Ichigo Kurosaki sees ghosts. He helps them out and consoles them to the best of his ability even though it is stressing him out. Despite this, he has never once considered the possibility that Soul Reapers also exist. That is, until one of the Soul Reapers, named Rukia Kukichi, comes walking into his room, cloaked in black and carrying a sword. The Soul Reaper’s job is too send the souls of the dead to the Soul Society and eliminate all the souls gone, which are called Hollows. Ichigo’s life is about to get a whole lot more stressful.
After stumbling out of the blocks with a bad introduction for Ichigo and an overused gag with his father that just wouldn’t stop, the first chapter offers an interesting setup. Rukia shows up in Ichigo’s room to take care of a Hollow in the vicinity of the Kurosaki household and is surprised when she finds out Ichigo can not only see her but break her binding spell she puts on him to keep him quiet. Distracted by this strong presence of Ichigo, the Hollow begins to attack the Kurosaki family. During battle with the Hollow, Rukia is injured and is unable to fight so she attempts to give Ichigo half of her powers so he can help. The problem is that Ichigo ends up taking almost all of Rukia’s Soul Reaper powers and becomes a Soul Reaper himself. Now Rukia is stuck in the land of the living, unable to return to the Soul Society, and she must command Ichigo to hunt down all the Hollows that show up. In order to keep close to Ichigo, she disguises herself as one of his classmates which results in some really clever fish-out-of-water type of humor. Her quirkiness provides some really great humor, as she secretly steals Ichigo’s little sister’s pajamas and sleeps in his closet all unbeknownst to Ichigo.
While the first chapter offers a unique setup in that it takes a really dark turn as Ichigo’s family is attacked, it then looses a bit of it’s fire as it hits a sort of reset and the family goes back to being okay. While this keeps the story from getting to dark, and the aftermath is handled with a bit of humor, I thought that it sort of sucked a bit of the momentum out of the story.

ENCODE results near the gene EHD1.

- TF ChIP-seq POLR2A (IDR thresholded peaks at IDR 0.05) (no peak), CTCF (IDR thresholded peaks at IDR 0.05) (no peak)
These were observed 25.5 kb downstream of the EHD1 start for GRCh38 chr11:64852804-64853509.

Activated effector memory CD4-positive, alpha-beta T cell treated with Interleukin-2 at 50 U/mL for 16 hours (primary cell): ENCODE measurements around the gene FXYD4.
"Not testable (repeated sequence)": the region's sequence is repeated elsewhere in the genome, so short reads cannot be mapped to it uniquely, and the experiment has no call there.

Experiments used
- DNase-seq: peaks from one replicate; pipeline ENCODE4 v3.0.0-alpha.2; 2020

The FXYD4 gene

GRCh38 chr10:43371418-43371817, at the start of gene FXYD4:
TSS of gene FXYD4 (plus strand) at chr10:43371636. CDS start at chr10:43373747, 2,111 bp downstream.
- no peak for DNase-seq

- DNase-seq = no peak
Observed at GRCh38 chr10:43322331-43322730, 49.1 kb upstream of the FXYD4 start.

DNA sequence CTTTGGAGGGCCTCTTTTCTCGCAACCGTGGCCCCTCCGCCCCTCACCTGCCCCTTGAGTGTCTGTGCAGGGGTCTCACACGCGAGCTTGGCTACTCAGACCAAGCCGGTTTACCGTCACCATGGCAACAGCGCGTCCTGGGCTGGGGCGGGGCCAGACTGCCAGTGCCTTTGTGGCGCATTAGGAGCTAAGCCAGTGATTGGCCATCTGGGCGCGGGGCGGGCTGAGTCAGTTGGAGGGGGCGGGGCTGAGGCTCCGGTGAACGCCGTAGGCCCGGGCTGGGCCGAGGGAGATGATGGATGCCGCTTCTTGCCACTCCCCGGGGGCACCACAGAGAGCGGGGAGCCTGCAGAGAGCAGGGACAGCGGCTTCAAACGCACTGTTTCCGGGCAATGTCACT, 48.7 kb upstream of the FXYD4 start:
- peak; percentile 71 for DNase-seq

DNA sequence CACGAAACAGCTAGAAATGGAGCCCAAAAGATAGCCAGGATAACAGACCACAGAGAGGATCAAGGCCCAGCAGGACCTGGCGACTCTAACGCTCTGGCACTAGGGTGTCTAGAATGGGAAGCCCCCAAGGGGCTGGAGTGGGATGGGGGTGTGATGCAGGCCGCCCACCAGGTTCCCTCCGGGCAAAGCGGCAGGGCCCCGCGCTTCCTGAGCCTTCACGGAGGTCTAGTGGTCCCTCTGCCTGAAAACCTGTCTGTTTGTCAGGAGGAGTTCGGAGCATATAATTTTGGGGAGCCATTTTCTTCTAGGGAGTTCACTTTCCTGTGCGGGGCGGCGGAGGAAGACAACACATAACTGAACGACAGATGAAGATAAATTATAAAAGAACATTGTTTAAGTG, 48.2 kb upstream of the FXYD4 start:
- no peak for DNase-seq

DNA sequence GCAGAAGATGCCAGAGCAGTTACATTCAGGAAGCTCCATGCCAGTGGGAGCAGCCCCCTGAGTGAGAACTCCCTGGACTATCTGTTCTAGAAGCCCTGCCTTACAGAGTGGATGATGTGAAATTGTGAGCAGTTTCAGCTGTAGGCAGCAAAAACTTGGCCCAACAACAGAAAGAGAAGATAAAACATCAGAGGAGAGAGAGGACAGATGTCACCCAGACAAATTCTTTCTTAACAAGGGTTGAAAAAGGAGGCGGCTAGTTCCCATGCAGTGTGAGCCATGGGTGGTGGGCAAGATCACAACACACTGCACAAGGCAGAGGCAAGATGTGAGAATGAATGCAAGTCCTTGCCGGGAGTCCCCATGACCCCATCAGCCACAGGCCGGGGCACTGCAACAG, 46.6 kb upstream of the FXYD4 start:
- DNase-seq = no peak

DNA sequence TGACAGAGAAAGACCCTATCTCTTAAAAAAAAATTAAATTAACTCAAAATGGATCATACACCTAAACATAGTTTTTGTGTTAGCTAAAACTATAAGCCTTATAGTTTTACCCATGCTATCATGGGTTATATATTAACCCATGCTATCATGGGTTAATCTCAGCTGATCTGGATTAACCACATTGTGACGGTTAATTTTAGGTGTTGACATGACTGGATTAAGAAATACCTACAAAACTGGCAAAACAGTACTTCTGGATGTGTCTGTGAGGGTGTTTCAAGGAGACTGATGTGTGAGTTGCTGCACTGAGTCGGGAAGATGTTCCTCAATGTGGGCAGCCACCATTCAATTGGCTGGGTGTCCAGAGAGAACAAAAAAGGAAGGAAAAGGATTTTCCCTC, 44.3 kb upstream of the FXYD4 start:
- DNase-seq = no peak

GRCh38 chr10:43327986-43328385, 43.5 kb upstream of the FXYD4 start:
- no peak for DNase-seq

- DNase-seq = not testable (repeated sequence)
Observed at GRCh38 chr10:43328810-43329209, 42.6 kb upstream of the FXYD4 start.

The next couple stories deal with Ichigo and Rukia hunting down Hollows. As the story progresses, Rukia explains more and more to Ichigo about the world of the Soul Society, Hollows, and the jobs of the Soul Reapers. The majority of the volume deals with a Hollow that follows one of Ichigo’s classmates Orihime. The Hollow is in fact her dead brother of years back who was unable to pass on because of his inability to let his sister go on living. It offers a nice, touching story and I think adds a dimension to Orihime other than the big-breasted bimbo that she is first portrayed as. The final chapter begins another mini-story arc with another of Ichigo’s classmates, the paisley shirt sporting Chad.
While I do love the Bleach series, I do find that the opening volume struggles a bit in hooking the reader. The conclusion of the first story sort of kills off a bit of steam, and I though it took a while for it to recover. The Hollow battles are really not that impressive. Kubo seems to be working out the kinks in the early chapters here, but I thought things showed more promise in the last chapter. It is also hard to really like the main character, Ichigo, as he comes off as a frowning punk and we aren’t given to much background material on him. He does have a good trait in that he seems to want to protect those in need.
While the first volume is pretty standard, opening-volume shounen material, I thought there were quite a few high points. The main selling point for me is the introduction of Rukia. It is hilarious to watch her both manage the orders from the Soul Society, train Ichigo, and try to blend in with the other high school students. Kubo’s other quirky characters like Orihime and Chad also add some enjoyment in this first volume. I think that if you can enjoy these characters, and the quirks and oddities of them, then you will find yourself enjoying this first volume of Bleach.
Mania Grade: B
Art Rating: B+
Packaging Rating: A-
Text/Translatin Rating: B-
Age Rating: 13 & Up
Released By: Viz Media
Orientation: Right to Left